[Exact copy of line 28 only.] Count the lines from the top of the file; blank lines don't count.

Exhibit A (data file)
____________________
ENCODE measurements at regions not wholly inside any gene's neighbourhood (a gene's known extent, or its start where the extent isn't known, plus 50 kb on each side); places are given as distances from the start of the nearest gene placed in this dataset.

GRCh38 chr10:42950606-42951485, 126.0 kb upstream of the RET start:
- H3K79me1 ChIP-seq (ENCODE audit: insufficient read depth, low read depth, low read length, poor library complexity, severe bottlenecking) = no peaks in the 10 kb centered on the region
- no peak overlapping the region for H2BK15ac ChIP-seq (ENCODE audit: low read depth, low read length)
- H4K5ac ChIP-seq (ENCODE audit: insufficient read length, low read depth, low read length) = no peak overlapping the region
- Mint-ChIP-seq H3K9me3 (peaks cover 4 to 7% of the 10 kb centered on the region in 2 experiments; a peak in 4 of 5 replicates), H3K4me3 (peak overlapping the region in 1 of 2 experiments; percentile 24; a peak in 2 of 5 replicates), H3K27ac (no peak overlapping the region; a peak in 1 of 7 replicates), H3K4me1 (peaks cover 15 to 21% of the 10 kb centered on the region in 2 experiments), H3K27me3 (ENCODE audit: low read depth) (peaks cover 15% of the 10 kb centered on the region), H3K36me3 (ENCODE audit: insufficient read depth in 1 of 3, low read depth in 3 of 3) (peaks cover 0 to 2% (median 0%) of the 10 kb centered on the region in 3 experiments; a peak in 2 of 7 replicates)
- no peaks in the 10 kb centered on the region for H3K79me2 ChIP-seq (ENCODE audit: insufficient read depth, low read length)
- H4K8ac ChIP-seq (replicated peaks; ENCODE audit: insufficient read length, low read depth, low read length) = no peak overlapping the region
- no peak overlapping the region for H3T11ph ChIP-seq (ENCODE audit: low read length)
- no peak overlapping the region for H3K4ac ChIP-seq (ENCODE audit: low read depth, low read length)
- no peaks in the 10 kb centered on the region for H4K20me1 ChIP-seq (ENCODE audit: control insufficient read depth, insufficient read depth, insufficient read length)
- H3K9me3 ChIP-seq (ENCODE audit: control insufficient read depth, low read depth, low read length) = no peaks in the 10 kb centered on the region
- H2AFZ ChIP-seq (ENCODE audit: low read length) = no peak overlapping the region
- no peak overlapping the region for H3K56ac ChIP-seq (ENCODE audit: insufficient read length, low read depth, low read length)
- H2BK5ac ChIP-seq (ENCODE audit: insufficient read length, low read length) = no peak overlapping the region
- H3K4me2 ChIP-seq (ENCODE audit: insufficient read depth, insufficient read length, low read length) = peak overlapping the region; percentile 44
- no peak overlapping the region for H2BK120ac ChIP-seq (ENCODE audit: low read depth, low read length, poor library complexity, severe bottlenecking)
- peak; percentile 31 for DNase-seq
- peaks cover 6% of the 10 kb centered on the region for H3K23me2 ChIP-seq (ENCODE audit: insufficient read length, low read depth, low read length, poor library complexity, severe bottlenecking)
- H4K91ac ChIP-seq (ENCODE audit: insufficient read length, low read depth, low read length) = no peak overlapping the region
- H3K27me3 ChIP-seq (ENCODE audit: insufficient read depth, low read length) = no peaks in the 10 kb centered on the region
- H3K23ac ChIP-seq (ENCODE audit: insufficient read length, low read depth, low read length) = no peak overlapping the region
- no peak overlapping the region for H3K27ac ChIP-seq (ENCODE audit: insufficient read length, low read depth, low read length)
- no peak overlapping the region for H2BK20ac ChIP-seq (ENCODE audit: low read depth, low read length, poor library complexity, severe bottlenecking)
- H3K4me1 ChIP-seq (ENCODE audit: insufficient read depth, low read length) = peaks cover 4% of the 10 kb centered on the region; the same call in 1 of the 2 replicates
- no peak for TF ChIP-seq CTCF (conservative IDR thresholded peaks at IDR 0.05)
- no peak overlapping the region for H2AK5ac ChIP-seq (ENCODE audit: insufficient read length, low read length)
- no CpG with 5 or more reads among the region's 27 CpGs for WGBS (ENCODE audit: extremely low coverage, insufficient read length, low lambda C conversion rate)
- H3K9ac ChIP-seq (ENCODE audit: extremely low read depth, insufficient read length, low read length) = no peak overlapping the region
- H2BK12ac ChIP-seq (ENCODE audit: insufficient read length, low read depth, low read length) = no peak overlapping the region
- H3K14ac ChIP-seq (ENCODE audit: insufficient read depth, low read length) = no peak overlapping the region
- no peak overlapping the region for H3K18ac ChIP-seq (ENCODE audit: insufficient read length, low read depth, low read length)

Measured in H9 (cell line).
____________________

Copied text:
- no CpG with 5 or more reads among the region's 27 CpGs for WGBS (ENCODE audit: extremely low coverage, insufficient read length, low lambda C conversion rate)